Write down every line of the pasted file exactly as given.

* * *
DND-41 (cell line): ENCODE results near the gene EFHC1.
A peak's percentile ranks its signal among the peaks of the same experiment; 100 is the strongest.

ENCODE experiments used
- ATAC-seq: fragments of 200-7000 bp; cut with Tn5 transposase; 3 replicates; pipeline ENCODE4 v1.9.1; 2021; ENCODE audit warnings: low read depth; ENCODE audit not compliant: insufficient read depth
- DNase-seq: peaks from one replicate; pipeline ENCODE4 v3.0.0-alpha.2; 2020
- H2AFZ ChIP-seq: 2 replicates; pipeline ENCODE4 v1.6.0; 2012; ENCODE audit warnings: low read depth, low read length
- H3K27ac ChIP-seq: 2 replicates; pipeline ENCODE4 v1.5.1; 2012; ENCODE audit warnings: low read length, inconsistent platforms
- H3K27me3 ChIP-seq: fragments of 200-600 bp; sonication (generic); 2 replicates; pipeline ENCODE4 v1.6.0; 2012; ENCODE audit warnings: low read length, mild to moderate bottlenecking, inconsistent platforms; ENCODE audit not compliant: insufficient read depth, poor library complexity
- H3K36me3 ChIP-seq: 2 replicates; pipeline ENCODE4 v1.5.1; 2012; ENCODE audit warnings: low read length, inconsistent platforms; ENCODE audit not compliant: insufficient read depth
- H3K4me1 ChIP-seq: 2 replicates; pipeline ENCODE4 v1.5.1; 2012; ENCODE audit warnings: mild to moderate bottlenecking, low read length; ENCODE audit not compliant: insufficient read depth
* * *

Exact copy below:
DND-41 (cell line): ENCODE results near the gene EFHC1.
A peak's percentile ranks its signal among the peaks of the same experiment; 100 is the strongest.

ENCODE experiments used
- ATAC-seq: fragments of 200-7000 bp; cut with Tn5 transposase; 3 replicates; pipeline ENCODE4 v1.9.1; 2021; ENCODE audit warnings: low read depth; ENCODE audit not compliant: insufficient read depth
- DNase-seq: peaks from one replicate; pipeline ENCODE4 v3.0.0-alpha.2; 2020
- H2AFZ ChIP-seq: 2 replicates; pipeline ENCODE4 v1.6.0; 2012; ENCODE audit warnings: low read depth, low read length
- H3K27ac ChIP-seq: 2 replicates; pipeline ENCODE4 v1.5.1; 2012; ENCODE audit warnings: low read length, inconsistent platforms
- H3K27me3 ChIP-seq: fragments of 200-600 bp; sonication (generic); 2 replicates; pipeline ENCODE4 v1.6.0; 2012; ENCODE audit warnings: low read length, mild to moderate bottlenecking, inconsistent platforms; ENCODE audit not compliant: insufficient read depth, poor library complexity
- H3K36me3 ChIP-seq: 2 replicates; pipeline ENCODE4 v1.5.1; 2012; ENCODE audit warnings: low read length, inconsistent platforms; ENCODE audit not compliant: insufficient read depth
- H3K4me1 ChIP-seq: 2 replicates; pipeline ENCODE4 v1.5.1; 2012; ENCODE audit warnings: mild to moderate bottlenecking, low read length; ENCODE audit not compliant: insufficient read depth